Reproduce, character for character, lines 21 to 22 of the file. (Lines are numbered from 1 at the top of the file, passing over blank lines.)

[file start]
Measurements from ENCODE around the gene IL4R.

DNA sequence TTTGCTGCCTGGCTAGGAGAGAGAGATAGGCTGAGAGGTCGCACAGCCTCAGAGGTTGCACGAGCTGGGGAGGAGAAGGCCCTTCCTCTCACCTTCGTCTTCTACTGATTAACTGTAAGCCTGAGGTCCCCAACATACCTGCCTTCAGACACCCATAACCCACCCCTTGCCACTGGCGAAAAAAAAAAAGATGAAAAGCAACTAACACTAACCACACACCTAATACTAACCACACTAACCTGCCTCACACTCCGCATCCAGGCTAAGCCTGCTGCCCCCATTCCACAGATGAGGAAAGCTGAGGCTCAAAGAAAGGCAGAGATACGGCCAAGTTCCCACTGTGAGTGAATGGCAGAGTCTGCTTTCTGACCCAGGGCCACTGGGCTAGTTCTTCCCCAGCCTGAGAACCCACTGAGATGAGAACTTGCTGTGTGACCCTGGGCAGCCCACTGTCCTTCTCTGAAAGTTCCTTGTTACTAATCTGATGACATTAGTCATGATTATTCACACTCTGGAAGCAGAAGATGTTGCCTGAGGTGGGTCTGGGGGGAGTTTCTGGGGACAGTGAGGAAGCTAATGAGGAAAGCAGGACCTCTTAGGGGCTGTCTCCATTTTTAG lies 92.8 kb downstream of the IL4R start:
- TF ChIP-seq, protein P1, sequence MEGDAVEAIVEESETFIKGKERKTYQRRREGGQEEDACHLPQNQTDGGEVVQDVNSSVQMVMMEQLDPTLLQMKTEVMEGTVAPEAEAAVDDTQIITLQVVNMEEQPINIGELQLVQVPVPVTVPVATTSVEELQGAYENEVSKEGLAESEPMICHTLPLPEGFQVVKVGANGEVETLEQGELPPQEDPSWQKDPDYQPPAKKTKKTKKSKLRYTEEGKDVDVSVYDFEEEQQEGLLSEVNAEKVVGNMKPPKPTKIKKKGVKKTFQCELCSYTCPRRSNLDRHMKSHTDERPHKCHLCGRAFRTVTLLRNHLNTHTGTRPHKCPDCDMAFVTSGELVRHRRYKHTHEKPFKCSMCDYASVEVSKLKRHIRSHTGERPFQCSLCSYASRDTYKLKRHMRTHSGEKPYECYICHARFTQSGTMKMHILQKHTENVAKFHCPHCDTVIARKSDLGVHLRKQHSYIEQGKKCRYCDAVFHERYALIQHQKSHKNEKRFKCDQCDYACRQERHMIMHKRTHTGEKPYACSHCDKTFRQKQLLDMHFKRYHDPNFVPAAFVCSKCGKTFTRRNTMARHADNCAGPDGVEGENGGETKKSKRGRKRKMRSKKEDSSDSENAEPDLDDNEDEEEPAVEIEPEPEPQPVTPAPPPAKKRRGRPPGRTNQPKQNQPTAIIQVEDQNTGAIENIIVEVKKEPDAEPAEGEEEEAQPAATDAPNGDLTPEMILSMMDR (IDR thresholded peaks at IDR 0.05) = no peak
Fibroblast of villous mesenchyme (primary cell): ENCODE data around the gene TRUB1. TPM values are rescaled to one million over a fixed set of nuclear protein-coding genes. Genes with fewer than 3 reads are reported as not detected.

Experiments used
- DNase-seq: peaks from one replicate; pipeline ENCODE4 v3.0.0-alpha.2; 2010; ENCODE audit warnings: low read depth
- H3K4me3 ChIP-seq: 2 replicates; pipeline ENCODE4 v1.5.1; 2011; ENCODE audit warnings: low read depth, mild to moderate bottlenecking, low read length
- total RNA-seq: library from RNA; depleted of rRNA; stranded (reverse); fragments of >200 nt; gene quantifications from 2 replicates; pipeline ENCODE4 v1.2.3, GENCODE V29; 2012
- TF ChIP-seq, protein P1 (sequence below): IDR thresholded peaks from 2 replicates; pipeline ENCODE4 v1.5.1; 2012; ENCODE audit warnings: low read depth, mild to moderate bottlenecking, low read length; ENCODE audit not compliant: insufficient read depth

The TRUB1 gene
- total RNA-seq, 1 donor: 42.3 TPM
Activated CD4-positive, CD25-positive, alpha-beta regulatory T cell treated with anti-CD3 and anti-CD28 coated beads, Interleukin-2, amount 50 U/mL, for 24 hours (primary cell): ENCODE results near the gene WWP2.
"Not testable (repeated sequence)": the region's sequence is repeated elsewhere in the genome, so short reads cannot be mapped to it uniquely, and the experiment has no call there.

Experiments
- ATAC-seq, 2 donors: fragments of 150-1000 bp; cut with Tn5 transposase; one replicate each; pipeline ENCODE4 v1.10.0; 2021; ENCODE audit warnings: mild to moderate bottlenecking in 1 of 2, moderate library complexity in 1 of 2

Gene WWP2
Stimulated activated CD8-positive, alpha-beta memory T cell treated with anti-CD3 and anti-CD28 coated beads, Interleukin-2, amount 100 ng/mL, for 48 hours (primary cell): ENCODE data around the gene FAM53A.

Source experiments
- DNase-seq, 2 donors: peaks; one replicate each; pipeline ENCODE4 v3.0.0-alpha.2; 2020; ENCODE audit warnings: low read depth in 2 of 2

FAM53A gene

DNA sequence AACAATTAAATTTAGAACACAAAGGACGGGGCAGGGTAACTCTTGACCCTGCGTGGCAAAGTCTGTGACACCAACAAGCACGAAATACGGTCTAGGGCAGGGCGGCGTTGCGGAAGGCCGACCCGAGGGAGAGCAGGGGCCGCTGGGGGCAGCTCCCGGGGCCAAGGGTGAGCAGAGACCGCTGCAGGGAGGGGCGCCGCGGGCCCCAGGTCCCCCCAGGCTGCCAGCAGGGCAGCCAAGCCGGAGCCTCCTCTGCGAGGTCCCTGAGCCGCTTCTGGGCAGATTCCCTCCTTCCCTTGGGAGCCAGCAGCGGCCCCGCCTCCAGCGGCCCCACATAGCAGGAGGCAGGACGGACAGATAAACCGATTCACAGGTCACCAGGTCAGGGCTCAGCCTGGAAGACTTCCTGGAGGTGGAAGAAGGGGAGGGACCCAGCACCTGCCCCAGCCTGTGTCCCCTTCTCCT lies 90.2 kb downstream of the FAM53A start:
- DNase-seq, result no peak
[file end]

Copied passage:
DNA sequence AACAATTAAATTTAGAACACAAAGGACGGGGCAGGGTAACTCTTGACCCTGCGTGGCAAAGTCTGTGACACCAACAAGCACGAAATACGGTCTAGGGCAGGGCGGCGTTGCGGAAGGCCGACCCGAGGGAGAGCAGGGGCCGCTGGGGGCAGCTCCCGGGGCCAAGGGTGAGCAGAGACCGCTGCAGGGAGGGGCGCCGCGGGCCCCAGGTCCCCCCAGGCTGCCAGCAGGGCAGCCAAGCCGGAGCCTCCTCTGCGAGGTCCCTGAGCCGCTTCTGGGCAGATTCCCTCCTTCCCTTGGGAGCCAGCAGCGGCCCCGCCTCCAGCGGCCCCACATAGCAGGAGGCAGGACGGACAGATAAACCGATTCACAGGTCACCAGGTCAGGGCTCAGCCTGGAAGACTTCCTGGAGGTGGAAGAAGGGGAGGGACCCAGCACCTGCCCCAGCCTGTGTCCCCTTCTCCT lies 90.2 kb downstream of the FAM53A start:
- DNase-seq, result no peak